Thursday, June 28, 2007

Here’s to a different sort of article about Iraq…

Earlier today I typed in “Iraq” on to Google News, the Google function which spans across the world wide web providing access to a great number of news sources. I got 151,287 articles – not bad. Then I searched “Iraqi culture” – 1,386. That’s a little less than 1%, to put figures into perspective. Today, in the graduated stages of the Iraq War, we are attempting to understand ways to reconstruct the country with the help of the populace. It’s a little ironic then, that there are so few articles about what makes an Iraqi an Iraqi – the culture, history, music, which define an Iraqi. Only through greater understanding can we understand better how to fix the broken land.
After searching “Iraqi culture,” I decided to be more specific, though to unsuccessful ends. “Kurdish song and dance” yields exactly one (that’s a percentage of .0065, if we are to be consistent). This is a pretty shabby number, and so, with this first column, I intend to double the results.


The Kurds are an ethnic group primarily found in Turkey, Iraq, Iran, and Syria, though they can be located in several other states in the region. There has never been an official “Kurdistan,” though the Treaty of Sevres, signed at the end of World War I, as the Ottoman Empire dissolved, provided for it. The Kurds were not to enjoy Wilson’s “self-determination” principles – after Kemal Ataturk modernized and militarized Turkey, it never signed the treaty, and eventually “Kurdistan” was delegated to Iraq. This proved deadly to many Kurds when, by the hand of Saddam Hussein, chemical weapons were used on them during the Iraq-Iran war.
Nevertheless, the Kurds find something to celebrate. The “dobke” is one of the most popular dances – it can go on for hours on end (who knew the Kurds were such wild partiers?) A single-file line is formed behind a leader who waves a handkerchief and hisses every time he changes a step. Accompanying the dance is usually a singer or two, singing in falsetto Kurdish, usually about love, war, and hardship. Some classic Kurdish songs are the “Lawk” and the “Hairan.” The crowd many times joins in with claps, snaps, and a “lu-lu-lu-lu” cry of joy.
Snapping and clapping are not so different from what we Americans do at our concerts and dance performances at home. The lyrics of traditional Kurdish tunes only further illustrate the similarities between the two social groups.
Truth be told, these lyrics [“Sing for me just a little more/ Open your heart for just a few days/ I cannot live without you/ Come let me have a kiss/ It is not winter but spring/ But alas! I cannot speak to her, not even a hello/ Because of her mother who watches her day and night”] are not disparately different from these [“All you people can't you see, can't you see/How your love's affecting our reality/Every time we're down/You can make it right/And that makes you larger than (that make you larger than)/That makes you larger/That makes you larger than life”]. The resemblance is striking.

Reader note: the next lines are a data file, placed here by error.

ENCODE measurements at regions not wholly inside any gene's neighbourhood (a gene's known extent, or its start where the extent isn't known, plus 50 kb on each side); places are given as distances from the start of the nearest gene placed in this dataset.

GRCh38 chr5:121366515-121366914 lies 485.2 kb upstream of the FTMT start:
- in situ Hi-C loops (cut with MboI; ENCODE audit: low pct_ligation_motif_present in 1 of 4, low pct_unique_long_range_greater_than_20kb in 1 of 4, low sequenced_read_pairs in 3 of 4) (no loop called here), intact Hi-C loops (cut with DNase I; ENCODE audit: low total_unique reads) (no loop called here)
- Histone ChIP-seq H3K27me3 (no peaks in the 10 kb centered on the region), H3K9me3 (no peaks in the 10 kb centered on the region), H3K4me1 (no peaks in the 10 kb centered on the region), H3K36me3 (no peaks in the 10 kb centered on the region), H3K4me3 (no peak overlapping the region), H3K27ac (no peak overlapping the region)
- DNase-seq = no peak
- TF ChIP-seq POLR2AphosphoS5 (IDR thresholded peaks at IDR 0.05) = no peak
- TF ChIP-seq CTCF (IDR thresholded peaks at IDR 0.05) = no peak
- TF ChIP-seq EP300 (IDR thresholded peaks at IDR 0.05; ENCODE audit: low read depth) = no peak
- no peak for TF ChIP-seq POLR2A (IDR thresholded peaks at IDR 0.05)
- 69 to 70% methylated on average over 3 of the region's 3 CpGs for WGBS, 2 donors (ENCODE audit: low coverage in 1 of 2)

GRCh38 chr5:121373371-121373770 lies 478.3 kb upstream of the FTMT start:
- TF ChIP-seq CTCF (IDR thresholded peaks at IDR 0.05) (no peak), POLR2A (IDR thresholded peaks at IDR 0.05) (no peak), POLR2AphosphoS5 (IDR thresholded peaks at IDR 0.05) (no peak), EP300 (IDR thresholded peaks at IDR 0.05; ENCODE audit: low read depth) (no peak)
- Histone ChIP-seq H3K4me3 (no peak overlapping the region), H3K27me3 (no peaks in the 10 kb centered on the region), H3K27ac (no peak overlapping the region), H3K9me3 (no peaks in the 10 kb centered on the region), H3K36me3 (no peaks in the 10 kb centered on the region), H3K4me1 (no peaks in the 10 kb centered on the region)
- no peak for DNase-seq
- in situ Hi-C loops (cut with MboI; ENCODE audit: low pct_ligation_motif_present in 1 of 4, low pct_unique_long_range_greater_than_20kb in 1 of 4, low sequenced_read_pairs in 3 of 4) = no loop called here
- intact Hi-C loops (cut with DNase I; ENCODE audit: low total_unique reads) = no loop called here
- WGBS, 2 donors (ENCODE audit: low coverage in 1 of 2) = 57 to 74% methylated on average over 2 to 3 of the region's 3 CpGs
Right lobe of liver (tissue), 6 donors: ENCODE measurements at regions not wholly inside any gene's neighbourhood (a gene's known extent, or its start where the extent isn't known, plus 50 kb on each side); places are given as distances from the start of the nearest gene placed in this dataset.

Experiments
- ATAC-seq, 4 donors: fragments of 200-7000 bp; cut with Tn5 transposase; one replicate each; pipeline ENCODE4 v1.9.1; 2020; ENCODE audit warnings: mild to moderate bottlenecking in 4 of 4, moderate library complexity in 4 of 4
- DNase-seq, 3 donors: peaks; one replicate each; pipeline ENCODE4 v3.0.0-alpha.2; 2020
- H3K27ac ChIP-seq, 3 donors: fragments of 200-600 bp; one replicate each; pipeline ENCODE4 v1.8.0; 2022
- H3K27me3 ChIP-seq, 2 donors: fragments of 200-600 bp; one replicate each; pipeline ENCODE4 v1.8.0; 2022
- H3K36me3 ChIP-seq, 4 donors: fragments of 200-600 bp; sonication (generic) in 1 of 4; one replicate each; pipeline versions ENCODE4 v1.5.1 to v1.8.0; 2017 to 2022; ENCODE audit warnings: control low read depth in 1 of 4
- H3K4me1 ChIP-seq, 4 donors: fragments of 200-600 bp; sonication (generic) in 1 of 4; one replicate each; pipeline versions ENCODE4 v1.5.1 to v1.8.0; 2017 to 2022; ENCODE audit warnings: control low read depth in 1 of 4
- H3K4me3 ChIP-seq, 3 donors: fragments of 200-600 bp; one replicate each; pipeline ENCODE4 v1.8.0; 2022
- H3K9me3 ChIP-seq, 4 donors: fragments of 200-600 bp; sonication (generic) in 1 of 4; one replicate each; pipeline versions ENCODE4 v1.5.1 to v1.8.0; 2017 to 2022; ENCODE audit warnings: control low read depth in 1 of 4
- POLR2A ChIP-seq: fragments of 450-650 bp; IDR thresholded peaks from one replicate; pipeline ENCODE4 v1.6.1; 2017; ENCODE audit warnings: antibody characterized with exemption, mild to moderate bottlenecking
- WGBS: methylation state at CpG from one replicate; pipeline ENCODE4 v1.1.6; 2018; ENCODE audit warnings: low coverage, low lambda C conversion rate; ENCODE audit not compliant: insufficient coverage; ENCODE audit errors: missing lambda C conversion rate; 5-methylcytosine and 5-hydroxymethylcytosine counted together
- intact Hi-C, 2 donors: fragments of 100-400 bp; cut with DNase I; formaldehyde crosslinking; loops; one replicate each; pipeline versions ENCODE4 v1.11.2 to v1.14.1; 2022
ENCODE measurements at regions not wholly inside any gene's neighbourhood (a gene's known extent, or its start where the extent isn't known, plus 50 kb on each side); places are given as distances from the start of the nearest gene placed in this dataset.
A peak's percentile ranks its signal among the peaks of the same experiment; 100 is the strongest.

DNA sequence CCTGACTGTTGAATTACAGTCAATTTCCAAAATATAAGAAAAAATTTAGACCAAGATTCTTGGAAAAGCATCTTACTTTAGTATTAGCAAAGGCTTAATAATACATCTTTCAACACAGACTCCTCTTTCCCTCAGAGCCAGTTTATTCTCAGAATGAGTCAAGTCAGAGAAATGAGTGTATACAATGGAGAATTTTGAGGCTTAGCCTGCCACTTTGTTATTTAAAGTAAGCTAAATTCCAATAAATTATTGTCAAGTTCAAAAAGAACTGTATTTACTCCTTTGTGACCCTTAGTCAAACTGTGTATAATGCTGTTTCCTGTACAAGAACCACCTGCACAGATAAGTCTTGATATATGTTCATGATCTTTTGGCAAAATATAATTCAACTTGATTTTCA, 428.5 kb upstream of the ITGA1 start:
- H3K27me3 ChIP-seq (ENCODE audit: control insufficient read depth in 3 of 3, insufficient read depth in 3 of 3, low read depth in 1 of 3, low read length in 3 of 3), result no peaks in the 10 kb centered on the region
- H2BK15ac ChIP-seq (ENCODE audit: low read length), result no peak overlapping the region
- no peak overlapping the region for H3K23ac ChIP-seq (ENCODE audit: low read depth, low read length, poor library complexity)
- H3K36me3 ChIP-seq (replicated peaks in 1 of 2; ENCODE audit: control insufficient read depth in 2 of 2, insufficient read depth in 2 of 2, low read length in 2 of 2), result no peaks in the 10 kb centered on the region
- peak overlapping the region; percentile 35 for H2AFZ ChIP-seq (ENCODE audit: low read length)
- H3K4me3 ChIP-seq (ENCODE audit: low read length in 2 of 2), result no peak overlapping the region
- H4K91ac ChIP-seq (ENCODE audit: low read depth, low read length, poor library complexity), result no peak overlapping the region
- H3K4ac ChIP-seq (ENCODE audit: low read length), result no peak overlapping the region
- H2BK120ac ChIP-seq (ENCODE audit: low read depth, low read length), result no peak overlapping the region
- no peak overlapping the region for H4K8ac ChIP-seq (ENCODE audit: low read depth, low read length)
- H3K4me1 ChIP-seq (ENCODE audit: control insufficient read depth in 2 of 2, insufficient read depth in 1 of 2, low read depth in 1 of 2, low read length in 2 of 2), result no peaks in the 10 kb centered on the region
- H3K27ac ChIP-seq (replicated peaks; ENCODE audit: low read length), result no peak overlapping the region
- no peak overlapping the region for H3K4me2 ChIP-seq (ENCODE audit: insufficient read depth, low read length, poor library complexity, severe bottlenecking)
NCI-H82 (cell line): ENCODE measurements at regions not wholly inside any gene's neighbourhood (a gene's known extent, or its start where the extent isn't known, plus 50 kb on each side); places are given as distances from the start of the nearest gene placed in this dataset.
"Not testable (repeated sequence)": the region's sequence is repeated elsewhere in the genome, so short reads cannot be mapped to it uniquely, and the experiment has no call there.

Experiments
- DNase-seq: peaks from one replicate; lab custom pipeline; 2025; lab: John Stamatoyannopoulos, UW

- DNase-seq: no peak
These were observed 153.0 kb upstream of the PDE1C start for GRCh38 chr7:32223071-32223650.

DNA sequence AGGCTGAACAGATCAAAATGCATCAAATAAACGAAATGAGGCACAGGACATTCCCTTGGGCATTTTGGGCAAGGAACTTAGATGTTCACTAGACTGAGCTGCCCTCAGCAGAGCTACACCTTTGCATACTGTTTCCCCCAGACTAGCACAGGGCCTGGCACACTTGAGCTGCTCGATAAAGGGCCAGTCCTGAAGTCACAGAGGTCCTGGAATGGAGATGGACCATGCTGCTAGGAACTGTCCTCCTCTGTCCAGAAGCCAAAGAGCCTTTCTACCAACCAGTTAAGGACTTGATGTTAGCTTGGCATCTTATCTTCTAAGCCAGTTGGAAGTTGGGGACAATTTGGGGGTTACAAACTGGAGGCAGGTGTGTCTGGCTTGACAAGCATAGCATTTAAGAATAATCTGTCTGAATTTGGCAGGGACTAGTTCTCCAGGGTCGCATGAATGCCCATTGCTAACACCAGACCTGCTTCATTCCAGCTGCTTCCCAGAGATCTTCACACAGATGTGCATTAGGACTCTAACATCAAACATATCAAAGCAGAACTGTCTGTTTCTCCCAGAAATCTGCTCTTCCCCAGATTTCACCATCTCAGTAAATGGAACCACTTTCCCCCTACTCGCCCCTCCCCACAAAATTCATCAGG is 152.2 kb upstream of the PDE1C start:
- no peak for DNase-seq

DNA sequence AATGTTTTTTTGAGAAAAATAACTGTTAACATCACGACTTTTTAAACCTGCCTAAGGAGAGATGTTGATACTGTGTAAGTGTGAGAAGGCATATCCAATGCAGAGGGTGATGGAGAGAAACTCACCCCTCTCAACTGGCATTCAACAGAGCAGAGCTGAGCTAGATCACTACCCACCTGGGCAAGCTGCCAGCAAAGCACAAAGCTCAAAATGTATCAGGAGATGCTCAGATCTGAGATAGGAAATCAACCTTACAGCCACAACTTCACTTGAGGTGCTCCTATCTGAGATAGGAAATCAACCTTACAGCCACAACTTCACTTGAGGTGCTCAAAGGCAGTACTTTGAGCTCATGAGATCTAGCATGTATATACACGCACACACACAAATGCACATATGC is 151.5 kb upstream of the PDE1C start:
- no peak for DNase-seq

The truth is, in this type of situation, we need to think creatively for solutions. Partition, withdrawal, and a police state are all highly contested, and will likely prove devastating. We need to focus on the cultural aspects of Iraq more. Who knows…Nick Carter may very well be the first step towards rebuilding Arab trust in America.

Ruthie is a New York City high school junior.

8 comments:

Sara said...

Ruthie, this article kicks ass. It is concise and direct, especially the utterly unexpected parallel between the Kurdish song lyrics and those of our dear Backstreet Boy (or is it N-Sync?) Nick Carter. Totally commend your honest and effective essay on Iraqi culture, and the strides Americans could make if only we knew more about Iraqi life off of the battlefield.

Nico said...

I agree with what Sara said, and I am glad that you didn't make this a political debate -- something very difficult to avoid while talking about Iraq.

Anonymous said...

looking at the culture and humanity of iraq and its people seems political to me, and necessary. thank you ruthie.

Sara said...

Anonymous makes an excellent point. "Memory is a political act. Forgetfulness is the handmaiden of tyranny." (look for a brilliantly informed article called "The Bush Crusade") If I were Hyde from 'That 70's Show' I would assume that the alienation of the Iraqi people was a large-scale plan to brainwash the American people into thinking that their lives and culture are in direct opposition to the Iraqi culture. And, okay, so maybe it did not involve any undercover CIA operatives, but I think in light of the way the administration has portrayed this race of persecuted people, it's a fair step forward to admit that, yes, perhaps even the Iraqis make Paris Hilton jokes.

Ruthie said...

i love hyde

Sara said...

You know that kid with the Jewfro who just graduated from our school but used to play frizbee alot? I named him Hyde.

Lily said...

This article has such a strong and valid point even from the beginning...it is impossible to learn about a country and attempt to fix everything we have botched, not to mention make peace with it, if we are not willing to learn and appreciate its cultures. Thanks for the brilliant article, it really shows the hypocrisy of the American government. (Hate to be even the slightest bit political.)

hammodi said...

hi Ruthie, I live in Baghdad. I liked your article, it's cool that you're interested in Iraqi culture,some people wouldn't look at the human side of Iraqis. also you nicely described the dubke. and one note, the american culture is popular here, our channels broadcast many American shows and so i know Hyde from "that 70s show" and of course backstreet boys (but i don't like them, lol). smiles from Baghdad